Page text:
Google SketchUp by Libertad Escobar

Google SketchUp

WARNING: The following blog post you are about to read is a tragic and devastating one. Please read at your own caution, you have been warned.

Hey there, my name is Libertad P. Escobar and I am part of the Trendy Trailers Inc. team! As a team member my role in our group (currently) is to model the outside of VENTURA, the 1977 Play Mor Trailer. My first attempt at modeling VENTURA was before watching the tutorial videos of Google SketchUp in class. Before this, though, I had basic experience with Google SketchUp and understanding of the tools, but was lacking the enough understanding to model a trailer, compared to modeling stairs. As we all know basic use of Google SketchUp (now) my greatest challenge now is my brain believes we are still using Autodesk Inventor. Fundamentally both Google SketchUp and Autodesk Inventor allow you to model all types of objects, though personally Google SketchUp is more architectural, they both use different methods to make the objects (Basically both programs get you to the same place, but through different routes). The following are pictures of VENTURA modeled on Google SketchUp.

Trendy TrailersTrendy Trailers 2Trendy Trailers 3

As a process with modeling VENTURA I have learned a few neat tricks, which can only be explained in the form of a tragic story. After modeling VENTURA and marking the basic parts, such as the windows, filter, tire area, etc. I tackled my first task (and most challenging) the windows. After extensive search through the 3D warehouse of “Jalousie Windows”, “Jalousie”, “Trailer Windows”, etc. I came up empty-handed. The problem was all the windows I found where not the same measurements (considering they where also in metrics) and they had 10 or more panels instead of 2. I went ahead and downloaded the windows with the closest length. After downloading the window I learned I could use the scale tool to change the width, length, depth, and opposite points to change the overall scale and not just a specific side. This is similar to changing the sizes of images, when you use the top middle points it only changes the width, when you use the side middle points it only changes the length, but when you use the corner points it changes the overall image scale (just this is in 3-D).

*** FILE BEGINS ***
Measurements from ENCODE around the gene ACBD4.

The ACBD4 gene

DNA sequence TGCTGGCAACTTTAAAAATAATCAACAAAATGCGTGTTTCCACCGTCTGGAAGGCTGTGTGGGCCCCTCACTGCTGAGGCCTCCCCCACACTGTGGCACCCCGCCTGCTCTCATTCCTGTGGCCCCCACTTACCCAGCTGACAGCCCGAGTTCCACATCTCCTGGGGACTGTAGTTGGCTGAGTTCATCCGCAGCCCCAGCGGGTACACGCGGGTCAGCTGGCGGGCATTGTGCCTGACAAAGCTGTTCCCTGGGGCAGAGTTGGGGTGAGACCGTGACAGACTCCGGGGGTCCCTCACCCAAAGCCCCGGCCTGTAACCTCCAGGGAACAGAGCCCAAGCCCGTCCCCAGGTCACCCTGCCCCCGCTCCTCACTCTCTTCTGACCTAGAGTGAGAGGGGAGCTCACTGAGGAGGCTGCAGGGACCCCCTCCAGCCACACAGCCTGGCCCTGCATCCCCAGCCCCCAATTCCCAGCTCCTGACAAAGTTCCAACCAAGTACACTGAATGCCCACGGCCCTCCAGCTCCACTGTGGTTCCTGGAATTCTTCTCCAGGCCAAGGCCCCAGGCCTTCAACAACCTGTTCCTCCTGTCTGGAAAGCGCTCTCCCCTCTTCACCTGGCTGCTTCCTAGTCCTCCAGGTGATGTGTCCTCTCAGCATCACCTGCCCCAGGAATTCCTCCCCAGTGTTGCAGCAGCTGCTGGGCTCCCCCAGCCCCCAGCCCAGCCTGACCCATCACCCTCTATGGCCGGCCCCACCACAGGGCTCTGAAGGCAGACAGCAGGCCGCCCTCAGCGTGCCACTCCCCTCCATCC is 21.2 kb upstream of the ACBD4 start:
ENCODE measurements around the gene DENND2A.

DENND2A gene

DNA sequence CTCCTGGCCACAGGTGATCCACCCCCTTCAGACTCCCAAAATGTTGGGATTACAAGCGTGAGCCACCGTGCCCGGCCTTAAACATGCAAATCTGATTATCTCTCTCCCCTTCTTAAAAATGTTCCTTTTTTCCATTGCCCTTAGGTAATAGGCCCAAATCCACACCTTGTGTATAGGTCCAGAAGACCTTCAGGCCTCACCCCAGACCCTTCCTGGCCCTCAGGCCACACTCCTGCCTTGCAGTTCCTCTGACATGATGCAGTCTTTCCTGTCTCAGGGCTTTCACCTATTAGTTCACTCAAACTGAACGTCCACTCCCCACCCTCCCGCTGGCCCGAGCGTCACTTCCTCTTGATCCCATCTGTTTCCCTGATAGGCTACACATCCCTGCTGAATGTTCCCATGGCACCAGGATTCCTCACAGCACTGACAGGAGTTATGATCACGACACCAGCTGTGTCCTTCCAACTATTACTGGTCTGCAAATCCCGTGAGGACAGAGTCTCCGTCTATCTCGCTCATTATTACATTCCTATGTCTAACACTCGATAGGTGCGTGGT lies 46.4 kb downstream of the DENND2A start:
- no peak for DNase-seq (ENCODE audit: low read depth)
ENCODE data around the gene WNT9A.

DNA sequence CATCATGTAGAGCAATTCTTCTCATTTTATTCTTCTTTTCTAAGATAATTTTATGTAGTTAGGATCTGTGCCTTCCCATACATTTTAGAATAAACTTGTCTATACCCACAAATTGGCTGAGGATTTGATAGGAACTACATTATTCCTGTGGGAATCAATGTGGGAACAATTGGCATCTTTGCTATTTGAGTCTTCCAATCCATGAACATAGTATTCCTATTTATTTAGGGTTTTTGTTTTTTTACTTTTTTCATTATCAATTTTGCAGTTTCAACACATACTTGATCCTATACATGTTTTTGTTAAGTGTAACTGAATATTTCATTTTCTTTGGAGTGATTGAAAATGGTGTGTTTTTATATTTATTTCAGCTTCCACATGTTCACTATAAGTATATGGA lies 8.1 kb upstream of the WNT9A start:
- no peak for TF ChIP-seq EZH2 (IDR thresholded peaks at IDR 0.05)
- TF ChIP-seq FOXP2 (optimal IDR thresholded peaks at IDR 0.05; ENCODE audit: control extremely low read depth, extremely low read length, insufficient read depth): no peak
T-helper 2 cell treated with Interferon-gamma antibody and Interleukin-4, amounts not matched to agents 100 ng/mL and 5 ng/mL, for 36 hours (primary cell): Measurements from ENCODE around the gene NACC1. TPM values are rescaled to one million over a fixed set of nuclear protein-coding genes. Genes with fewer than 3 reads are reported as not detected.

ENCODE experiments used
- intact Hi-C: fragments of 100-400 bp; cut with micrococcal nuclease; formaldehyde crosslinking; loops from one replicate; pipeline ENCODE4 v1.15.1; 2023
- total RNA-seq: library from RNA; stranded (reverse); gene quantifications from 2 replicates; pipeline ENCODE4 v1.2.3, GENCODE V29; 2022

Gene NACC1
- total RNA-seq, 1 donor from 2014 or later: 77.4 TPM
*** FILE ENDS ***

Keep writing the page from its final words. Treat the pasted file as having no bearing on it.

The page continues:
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Trendy Trailers 5After discovering I could use the scale tool to change the size of the windows I was still left with the problem these windows had 10 panes and I only needed for them to two panes, and in occasion one pane. When I initially attempted to make modification on the object and cut parts away I ended up deleting the entire object. I later found out if you double clicked on the windows, to be solely working on the component, I could make any such modifications needed to make the windows only have two panes. With these techniques in hand I was able to modify the window to the dimensions and correct number of panes. Notice the singular, yes only one windows, after that extensive process. Once I had finished my first window I was definitely not ready to do that all over again. Instead I decided I would attempt to copy the object and from there modify the dimensions using the Scale tool. After a few failed attempts of “ctrl+c and ctrl+v” I consulted Google and learned you could copy objects by choosing them with the Move tool, hitting the “ctrl” key once, without holding down on it,(a plus sign should appear above your cursor), then dragging (without holding down on the mouse key), placing the object where you would like it and clicking once and-TADA!-you have made a copy of that object.